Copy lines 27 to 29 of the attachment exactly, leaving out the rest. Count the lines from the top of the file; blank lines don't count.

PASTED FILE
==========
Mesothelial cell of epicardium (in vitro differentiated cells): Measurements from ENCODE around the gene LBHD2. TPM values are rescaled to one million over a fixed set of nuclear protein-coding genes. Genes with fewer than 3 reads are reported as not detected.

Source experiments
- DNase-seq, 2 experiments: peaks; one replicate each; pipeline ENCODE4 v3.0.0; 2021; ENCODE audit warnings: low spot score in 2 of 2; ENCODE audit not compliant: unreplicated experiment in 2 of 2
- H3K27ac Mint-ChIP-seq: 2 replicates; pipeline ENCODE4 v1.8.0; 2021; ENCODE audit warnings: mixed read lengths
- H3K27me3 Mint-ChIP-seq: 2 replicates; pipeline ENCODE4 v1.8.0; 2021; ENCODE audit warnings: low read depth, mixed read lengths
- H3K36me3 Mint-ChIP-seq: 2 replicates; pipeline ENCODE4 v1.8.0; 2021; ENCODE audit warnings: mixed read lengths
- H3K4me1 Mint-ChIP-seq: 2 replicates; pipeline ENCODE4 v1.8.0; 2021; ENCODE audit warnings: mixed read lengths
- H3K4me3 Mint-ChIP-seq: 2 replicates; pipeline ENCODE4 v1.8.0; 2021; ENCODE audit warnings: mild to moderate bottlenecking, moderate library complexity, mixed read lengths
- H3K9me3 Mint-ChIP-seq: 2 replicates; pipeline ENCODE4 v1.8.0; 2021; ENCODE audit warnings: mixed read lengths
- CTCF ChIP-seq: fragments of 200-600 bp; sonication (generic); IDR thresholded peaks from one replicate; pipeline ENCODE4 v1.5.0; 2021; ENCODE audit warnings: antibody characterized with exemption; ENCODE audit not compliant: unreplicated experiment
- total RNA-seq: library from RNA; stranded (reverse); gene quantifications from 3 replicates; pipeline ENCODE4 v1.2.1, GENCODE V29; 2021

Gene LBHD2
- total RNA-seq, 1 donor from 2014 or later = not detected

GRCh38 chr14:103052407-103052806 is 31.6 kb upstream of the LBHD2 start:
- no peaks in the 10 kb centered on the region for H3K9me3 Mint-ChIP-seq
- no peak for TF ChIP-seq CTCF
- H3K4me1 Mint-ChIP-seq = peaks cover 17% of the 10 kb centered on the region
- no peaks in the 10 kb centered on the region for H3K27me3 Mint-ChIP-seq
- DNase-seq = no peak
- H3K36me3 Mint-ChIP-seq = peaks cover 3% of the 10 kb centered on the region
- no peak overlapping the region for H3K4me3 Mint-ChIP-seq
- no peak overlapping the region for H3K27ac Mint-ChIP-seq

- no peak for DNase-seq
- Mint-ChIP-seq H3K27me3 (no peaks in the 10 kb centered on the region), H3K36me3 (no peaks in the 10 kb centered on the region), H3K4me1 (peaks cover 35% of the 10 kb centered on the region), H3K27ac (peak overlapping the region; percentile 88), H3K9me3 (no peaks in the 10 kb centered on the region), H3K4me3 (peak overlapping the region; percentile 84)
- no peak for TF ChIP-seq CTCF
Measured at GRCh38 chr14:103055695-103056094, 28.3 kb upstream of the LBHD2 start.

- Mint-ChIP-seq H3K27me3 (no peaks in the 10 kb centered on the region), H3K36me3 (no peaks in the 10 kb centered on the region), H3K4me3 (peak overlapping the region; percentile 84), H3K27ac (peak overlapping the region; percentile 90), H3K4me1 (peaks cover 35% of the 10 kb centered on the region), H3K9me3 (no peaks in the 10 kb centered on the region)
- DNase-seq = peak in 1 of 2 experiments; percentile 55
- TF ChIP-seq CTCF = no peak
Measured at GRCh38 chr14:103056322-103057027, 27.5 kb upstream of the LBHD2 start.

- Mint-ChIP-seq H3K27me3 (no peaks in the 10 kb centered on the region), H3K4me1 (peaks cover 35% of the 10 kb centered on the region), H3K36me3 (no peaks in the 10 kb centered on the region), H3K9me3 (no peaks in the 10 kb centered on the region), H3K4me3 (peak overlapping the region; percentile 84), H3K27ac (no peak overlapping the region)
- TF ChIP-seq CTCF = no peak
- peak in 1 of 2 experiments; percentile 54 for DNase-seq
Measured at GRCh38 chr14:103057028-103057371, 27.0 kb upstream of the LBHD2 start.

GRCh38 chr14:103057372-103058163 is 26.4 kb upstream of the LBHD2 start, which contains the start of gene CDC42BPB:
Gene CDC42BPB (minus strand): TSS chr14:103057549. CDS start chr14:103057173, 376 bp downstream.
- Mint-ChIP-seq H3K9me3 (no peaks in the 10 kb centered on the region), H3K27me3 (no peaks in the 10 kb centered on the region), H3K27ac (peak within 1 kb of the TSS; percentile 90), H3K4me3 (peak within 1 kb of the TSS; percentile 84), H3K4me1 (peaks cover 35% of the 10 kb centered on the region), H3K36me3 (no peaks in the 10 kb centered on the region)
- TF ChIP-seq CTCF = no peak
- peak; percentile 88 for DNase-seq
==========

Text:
- Mint-ChIP-seq H3K27me3 (no peaks in the 10 kb centered on the region), H3K36me3 (no peaks in the 10 kb centered on the region), H3K4me3 (peak overlapping the region; percentile 84), H3K27ac (peak overlapping the region; percentile 90), H3K4me1 (peaks cover 35% of the 10 kb centered on the region), H3K9me3 (no peaks in the 10 kb centered on the region)
- DNase-seq = peak in 1 of 2 experiments; percentile 55
- TF ChIP-seq CTCF = no peak